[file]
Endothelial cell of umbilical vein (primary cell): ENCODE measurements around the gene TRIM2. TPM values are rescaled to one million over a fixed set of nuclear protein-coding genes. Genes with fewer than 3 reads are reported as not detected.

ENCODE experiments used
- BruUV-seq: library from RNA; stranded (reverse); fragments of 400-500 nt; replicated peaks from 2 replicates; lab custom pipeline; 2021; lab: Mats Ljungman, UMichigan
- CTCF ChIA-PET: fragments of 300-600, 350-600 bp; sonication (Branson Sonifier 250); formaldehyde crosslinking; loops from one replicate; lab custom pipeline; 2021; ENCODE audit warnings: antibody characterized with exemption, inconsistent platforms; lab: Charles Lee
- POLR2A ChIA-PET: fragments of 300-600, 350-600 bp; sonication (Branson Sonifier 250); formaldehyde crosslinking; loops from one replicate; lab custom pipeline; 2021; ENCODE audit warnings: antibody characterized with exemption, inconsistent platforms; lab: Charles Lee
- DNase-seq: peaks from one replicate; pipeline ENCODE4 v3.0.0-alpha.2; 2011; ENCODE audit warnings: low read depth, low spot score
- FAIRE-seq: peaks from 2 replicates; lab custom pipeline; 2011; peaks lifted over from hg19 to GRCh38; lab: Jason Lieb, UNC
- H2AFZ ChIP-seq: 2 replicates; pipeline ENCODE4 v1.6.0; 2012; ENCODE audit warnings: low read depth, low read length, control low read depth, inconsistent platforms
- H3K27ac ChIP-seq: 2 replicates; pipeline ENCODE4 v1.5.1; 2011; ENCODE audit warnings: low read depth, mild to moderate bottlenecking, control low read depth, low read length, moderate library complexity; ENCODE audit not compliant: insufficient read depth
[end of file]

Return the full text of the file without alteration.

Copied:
Endothelial cell of umbilical vein (primary cell): ENCODE measurements around the gene TRIM2. TPM values are rescaled to one million over a fixed set of nuclear protein-coding genes. Genes with fewer than 3 reads are reported as not detected.

ENCODE experiments used
- BruUV-seq: library from RNA; stranded (reverse); fragments of 400-500 nt; replicated peaks from 2 replicates; lab custom pipeline; 2021; lab: Mats Ljungman, UMichigan
- CTCF ChIA-PET: fragments of 300-600, 350-600 bp; sonication (Branson Sonifier 250); formaldehyde crosslinking; loops from one replicate; lab custom pipeline; 2021; ENCODE audit warnings: antibody characterized with exemption, inconsistent platforms; lab: Charles Lee
- POLR2A ChIA-PET: fragments of 300-600, 350-600 bp; sonication (Branson Sonifier 250); formaldehyde crosslinking; loops from one replicate; lab custom pipeline; 2021; ENCODE audit warnings: antibody characterized with exemption, inconsistent platforms; lab: Charles Lee
- DNase-seq: peaks from one replicate; pipeline ENCODE4 v3.0.0-alpha.2; 2011; ENCODE audit warnings: low read depth, low spot score
- FAIRE-seq: peaks from 2 replicates; lab custom pipeline; 2011; peaks lifted over from hg19 to GRCh38; lab: Jason Lieb, UNC
- H2AFZ ChIP-seq: 2 replicates; pipeline ENCODE4 v1.6.0; 2012; ENCODE audit warnings: low read depth, low read length, control low read depth, inconsistent platforms
- H3K27ac ChIP-seq: 2 replicates; pipeline ENCODE4 v1.5.1; 2011; ENCODE audit warnings: low read depth, mild to moderate bottlenecking, control low read depth, low read length, moderate library complexity; ENCODE audit not compliant: insufficient read depth